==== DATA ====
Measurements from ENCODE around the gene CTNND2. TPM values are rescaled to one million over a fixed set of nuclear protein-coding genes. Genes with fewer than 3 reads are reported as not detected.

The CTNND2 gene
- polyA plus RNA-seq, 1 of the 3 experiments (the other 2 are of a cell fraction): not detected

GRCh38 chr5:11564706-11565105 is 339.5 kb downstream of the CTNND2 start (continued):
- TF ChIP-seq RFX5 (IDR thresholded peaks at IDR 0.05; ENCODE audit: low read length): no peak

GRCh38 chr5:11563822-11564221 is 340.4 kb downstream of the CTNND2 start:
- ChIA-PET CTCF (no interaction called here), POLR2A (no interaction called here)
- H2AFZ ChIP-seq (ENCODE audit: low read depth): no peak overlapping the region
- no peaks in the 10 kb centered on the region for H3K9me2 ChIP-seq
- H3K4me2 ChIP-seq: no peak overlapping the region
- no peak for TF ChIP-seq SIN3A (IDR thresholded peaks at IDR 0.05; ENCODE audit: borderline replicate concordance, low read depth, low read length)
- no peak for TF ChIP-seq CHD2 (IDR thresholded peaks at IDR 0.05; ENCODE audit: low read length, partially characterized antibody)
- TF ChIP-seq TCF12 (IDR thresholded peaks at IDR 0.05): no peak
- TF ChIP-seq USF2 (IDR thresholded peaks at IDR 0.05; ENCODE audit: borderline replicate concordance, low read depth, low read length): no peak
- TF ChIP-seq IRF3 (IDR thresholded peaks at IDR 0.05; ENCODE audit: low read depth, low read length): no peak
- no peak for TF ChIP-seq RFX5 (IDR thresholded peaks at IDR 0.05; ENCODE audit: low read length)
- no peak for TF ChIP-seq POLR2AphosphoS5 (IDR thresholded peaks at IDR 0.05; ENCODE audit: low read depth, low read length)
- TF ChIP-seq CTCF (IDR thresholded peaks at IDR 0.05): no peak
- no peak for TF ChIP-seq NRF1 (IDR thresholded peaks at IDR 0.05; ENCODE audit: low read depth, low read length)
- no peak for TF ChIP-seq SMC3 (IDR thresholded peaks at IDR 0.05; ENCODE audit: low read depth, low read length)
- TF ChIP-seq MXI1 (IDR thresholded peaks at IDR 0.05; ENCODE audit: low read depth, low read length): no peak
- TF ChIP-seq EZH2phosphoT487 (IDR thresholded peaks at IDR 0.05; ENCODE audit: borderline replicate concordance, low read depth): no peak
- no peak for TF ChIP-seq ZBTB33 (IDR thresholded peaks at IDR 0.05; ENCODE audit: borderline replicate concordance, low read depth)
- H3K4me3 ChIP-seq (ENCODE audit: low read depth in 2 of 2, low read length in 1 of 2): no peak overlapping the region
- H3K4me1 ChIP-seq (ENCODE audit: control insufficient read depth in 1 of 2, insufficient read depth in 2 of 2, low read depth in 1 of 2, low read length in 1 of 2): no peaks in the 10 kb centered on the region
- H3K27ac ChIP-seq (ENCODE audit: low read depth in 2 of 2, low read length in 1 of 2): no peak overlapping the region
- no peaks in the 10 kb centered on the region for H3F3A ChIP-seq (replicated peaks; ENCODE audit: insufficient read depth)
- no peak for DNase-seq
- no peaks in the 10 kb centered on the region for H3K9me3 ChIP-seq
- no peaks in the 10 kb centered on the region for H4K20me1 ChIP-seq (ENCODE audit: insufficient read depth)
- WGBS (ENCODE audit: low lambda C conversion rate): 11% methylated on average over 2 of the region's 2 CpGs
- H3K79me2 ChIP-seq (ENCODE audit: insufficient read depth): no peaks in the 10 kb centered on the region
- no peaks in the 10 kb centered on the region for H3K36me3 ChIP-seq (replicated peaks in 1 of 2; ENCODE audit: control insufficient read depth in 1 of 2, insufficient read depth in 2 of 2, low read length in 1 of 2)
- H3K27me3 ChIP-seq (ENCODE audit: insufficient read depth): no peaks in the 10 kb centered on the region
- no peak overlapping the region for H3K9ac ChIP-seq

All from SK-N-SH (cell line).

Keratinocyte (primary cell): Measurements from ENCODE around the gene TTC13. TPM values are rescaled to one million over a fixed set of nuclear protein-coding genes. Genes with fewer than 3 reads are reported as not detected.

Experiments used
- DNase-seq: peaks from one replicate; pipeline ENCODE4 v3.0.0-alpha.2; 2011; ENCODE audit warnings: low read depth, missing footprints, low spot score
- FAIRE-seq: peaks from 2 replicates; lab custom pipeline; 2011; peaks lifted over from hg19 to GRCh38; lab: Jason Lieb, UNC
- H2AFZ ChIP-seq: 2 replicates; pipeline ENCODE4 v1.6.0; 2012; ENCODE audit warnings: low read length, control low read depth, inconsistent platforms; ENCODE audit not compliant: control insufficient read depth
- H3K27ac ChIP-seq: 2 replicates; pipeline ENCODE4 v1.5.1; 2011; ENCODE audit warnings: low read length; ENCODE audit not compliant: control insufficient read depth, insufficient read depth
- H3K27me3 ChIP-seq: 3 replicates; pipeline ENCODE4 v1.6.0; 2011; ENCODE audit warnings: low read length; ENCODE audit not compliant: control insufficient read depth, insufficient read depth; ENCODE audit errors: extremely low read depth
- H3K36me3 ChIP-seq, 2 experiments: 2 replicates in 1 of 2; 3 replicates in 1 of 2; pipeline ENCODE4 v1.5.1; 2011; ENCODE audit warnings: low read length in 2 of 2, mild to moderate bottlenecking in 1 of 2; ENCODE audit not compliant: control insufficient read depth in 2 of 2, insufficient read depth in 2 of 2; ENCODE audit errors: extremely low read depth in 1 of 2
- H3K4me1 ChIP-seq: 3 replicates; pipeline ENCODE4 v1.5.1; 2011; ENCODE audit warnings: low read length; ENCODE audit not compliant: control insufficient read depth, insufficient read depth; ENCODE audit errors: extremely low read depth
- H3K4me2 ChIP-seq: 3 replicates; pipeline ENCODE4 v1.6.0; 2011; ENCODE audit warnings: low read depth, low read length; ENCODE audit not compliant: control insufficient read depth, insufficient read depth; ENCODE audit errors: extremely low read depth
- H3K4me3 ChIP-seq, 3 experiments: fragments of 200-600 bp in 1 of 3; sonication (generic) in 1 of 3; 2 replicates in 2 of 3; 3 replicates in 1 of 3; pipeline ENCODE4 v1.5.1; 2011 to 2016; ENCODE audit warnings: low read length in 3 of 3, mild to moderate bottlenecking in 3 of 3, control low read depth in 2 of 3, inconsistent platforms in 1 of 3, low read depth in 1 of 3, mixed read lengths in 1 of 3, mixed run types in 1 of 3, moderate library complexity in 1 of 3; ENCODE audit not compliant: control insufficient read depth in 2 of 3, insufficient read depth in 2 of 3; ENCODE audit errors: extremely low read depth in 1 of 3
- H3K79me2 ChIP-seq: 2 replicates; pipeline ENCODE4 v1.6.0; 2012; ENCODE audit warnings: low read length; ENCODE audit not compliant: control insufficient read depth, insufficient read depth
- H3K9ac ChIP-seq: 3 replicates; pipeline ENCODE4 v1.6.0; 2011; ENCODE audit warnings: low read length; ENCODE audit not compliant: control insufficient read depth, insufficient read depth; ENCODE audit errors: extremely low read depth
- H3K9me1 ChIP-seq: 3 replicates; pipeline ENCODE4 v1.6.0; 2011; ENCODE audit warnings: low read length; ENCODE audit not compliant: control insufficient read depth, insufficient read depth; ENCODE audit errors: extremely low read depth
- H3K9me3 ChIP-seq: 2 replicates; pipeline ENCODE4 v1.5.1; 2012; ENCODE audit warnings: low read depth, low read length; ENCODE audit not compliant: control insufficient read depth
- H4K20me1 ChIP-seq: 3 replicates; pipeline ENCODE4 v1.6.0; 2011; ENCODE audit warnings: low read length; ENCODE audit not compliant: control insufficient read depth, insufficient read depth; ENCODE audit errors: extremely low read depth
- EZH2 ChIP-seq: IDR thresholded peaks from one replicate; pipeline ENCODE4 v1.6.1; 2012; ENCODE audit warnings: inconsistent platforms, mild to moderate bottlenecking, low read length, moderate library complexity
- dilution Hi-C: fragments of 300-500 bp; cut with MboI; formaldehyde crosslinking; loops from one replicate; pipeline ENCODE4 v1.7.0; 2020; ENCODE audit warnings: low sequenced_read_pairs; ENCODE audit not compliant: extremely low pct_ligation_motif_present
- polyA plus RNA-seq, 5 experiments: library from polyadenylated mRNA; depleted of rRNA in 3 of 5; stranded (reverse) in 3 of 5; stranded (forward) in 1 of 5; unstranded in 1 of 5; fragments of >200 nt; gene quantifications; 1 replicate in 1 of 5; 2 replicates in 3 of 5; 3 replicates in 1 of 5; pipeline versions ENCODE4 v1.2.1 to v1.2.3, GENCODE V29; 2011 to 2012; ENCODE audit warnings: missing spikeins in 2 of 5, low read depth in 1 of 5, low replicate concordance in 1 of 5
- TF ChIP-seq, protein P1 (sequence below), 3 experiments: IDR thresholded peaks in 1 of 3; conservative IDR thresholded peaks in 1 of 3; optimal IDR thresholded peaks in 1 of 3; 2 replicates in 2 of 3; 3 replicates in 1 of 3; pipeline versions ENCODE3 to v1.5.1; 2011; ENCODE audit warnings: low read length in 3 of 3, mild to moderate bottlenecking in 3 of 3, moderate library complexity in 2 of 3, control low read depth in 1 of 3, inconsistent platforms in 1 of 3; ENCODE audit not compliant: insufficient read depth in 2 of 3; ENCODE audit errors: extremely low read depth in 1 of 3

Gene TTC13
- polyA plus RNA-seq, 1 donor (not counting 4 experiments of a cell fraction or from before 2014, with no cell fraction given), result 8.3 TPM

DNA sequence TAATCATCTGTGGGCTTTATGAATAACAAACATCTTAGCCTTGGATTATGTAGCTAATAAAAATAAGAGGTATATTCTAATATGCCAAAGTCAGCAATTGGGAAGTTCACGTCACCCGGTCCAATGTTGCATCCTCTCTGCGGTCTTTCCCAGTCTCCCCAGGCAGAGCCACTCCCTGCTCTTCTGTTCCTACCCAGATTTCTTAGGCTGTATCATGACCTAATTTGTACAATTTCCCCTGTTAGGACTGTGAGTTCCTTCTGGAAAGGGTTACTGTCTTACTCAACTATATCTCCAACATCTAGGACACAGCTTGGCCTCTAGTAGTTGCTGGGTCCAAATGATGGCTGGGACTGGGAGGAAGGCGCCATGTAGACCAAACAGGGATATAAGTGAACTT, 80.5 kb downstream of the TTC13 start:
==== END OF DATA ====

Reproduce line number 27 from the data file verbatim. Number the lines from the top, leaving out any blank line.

- no peaks in the 10 kb centered on the region for H3F3A ChIP-seq (replicated peaks; ENCODE audit: insufficient read depth)